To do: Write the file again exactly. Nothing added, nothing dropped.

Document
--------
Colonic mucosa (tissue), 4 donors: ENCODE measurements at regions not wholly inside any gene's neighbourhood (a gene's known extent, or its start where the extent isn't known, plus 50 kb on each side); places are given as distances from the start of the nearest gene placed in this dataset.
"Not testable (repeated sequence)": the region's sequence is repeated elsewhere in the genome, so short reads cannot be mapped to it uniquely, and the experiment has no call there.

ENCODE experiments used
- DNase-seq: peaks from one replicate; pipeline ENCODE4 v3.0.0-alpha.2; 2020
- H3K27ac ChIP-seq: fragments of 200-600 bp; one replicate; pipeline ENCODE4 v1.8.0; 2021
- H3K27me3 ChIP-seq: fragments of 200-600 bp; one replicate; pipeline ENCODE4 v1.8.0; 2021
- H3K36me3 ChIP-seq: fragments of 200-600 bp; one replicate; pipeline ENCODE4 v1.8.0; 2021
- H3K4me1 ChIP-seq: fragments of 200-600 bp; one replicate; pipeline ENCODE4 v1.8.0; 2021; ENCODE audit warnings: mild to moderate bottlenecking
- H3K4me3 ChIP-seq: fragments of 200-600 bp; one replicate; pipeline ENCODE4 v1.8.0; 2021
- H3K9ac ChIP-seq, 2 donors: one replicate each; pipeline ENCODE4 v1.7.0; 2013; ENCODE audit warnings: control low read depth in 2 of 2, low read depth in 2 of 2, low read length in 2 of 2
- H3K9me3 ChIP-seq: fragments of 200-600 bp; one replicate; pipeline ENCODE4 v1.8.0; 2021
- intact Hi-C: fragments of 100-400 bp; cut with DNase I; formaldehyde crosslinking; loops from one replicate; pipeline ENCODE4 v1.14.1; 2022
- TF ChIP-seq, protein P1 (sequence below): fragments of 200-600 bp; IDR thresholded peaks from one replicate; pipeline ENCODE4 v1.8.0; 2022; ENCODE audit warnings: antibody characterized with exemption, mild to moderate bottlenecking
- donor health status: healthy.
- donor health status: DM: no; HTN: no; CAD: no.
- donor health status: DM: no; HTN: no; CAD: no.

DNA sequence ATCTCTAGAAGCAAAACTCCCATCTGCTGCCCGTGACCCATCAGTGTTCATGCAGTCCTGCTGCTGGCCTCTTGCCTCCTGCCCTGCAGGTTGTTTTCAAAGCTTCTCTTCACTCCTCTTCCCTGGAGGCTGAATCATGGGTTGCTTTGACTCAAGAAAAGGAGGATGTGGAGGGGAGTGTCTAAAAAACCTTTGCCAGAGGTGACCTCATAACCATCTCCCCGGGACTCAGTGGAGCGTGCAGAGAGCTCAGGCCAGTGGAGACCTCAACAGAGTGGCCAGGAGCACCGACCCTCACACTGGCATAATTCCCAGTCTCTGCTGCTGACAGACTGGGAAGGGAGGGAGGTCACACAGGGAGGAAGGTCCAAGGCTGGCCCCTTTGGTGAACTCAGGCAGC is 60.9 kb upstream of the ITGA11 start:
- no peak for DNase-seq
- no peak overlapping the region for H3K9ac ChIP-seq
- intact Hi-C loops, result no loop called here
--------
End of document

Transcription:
Colonic mucosa (tissue), 4 donors: ENCODE measurements at regions not wholly inside any gene's neighbourhood (a gene's known extent, or its start where the extent isn't known, plus 50 kb on each side); places are given as distances from the start of the nearest gene placed in this dataset.
"Not testable (repeated sequence)": the region's sequence is repeated elsewhere in the genome, so short reads cannot be mapped to it uniquely, and the experiment has no call there.

ENCODE experiments used
- DNase-seq: peaks from one replicate; pipeline ENCODE4 v3.0.0-alpha.2; 2020
- H3K27ac ChIP-seq: fragments of 200-600 bp; one replicate; pipeline ENCODE4 v1.8.0; 2021
- H3K27me3 ChIP-seq: fragments of 200-600 bp; one replicate; pipeline ENCODE4 v1.8.0; 2021
- H3K36me3 ChIP-seq: fragments of 200-600 bp; one replicate; pipeline ENCODE4 v1.8.0; 2021
- H3K4me1 ChIP-seq: fragments of 200-600 bp; one replicate; pipeline ENCODE4 v1.8.0; 2021; ENCODE audit warnings: mild to moderate bottlenecking
- H3K4me3 ChIP-seq: fragments of 200-600 bp; one replicate; pipeline ENCODE4 v1.8.0; 2021
- H3K9ac ChIP-seq, 2 donors: one replicate each; pipeline ENCODE4 v1.7.0; 2013; ENCODE audit warnings: control low read depth in 2 of 2, low read depth in 2 of 2, low read length in 2 of 2
- H3K9me3 ChIP-seq: fragments of 200-600 bp; one replicate; pipeline ENCODE4 v1.8.0; 2021
- intact Hi-C: fragments of 100-400 bp; cut with DNase I; formaldehyde crosslinking; loops from one replicate; pipeline ENCODE4 v1.14.1; 2022
- TF ChIP-seq, protein P1 (sequence below): fragments of 200-600 bp; IDR thresholded peaks from one replicate; pipeline ENCODE4 v1.8.0; 2022; ENCODE audit warnings: antibody characterized with exemption, mild to moderate bottlenecking
- donor health status: healthy.
- donor health status: DM: no; HTN: no; CAD: no.
- donor health status: DM: no; HTN: no; CAD: no.

DNA sequence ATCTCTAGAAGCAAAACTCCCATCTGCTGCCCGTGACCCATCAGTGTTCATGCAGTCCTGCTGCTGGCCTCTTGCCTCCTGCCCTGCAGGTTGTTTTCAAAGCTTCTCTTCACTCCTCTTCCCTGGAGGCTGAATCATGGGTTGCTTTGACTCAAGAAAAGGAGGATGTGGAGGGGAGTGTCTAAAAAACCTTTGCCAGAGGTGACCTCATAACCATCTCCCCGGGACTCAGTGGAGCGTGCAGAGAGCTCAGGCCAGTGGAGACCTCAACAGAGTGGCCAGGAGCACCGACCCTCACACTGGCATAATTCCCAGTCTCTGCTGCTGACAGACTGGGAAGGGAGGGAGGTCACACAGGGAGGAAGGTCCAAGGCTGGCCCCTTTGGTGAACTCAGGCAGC is 60.9 kb upstream of the ITGA11 start:
- no peak for DNase-seq
- no peak overlapping the region for H3K9ac ChIP-seq
- intact Hi-C loops, result no loop called here